An international team of plant scientists has identified the sensors that
plants use to navigate between drying out and starving in dry conditions.
Led by Rainer Hedrich, a biophysicist from Julius-Maximilians-Universität
(JMU) Würzburg in Bavaria, Germany, the research team published the results
of their research in Nature Plants.
The stomata of plants are comprised of pores and guard cells. The guard
cells must be able to measure photosynthesis and water supply to respond
appropriately to changing environmental conditions. They use a receptor to
measure the CO2 concentration inside the leaf. Sharp increases in CO2 levels
signify that photosynthesis is not running ideally. The pores close to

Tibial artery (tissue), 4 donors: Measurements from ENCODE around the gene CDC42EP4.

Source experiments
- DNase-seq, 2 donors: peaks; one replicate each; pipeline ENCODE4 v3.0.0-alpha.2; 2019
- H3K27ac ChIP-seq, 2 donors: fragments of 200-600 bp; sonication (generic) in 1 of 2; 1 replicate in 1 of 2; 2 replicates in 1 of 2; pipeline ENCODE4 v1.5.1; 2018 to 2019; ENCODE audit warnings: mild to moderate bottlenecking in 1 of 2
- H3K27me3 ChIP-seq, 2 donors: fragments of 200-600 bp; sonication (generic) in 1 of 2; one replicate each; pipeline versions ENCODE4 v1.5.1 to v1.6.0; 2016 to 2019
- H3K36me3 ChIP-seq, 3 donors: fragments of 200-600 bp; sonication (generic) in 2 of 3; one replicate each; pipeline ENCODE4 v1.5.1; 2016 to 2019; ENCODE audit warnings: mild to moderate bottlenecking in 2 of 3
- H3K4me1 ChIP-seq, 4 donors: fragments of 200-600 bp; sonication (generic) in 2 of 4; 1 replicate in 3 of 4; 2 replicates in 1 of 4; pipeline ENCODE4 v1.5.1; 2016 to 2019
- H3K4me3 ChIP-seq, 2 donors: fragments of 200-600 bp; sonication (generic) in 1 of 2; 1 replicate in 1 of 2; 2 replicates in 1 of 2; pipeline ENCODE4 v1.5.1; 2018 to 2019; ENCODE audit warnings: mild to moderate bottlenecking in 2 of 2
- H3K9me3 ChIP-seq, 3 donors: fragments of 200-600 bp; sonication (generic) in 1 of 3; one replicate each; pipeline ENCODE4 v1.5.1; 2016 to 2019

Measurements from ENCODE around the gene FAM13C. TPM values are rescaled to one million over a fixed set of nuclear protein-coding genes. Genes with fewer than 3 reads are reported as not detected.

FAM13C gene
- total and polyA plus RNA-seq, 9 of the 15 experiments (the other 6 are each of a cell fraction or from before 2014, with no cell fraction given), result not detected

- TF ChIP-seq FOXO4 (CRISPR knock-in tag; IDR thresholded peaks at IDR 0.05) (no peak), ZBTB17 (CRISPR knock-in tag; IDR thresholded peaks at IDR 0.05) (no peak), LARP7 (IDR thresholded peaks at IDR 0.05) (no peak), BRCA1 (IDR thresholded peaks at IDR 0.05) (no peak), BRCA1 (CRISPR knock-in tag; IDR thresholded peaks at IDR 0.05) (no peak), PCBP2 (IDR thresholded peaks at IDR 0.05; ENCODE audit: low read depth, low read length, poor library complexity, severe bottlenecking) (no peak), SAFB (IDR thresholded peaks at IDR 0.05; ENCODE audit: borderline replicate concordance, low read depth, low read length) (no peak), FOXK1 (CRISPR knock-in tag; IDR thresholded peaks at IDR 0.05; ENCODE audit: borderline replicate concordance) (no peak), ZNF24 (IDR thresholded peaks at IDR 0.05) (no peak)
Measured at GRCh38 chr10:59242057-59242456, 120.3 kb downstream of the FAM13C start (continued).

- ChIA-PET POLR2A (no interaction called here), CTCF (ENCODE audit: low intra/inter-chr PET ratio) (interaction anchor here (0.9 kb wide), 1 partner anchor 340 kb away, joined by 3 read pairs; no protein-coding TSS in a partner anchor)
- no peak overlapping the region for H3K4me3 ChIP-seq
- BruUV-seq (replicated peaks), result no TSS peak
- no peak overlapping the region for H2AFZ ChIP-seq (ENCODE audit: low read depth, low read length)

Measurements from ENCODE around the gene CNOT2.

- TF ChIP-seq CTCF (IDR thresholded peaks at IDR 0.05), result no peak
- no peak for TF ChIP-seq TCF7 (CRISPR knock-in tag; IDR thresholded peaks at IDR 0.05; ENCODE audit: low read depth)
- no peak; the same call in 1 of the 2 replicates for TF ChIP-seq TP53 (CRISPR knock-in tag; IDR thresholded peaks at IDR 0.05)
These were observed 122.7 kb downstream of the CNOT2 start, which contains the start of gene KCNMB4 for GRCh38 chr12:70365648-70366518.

prevent unnecessary evaporation and reopen once the CO2 concentration has
fallen. Water supply, on the other hand, is measured through the hormone
abscisic acid (ABA). This hormone is produced when water is scarce, and
plants set their CO2 control cycle to water-saving mode. This process is
possible through guard cells fitted with ABA receptors. When the hormone
concentration in the leaf increases, the pores close.
"We conclude from the findings that the guard cells offset the current
photosynthetic carbon fixation performance with the status of the water
balance using ABA as the currency," Hedrich explains. They found that when
water supply is good, ABA receptors evaluate the basic hormonal balance as
quasi 'stress-free' and keep the stomata open for CO2 supply. When water is
scarce, drought stress receptors recognize the elevated ABA level and make
the guard cells close the stomata to prevent the plant from drying out.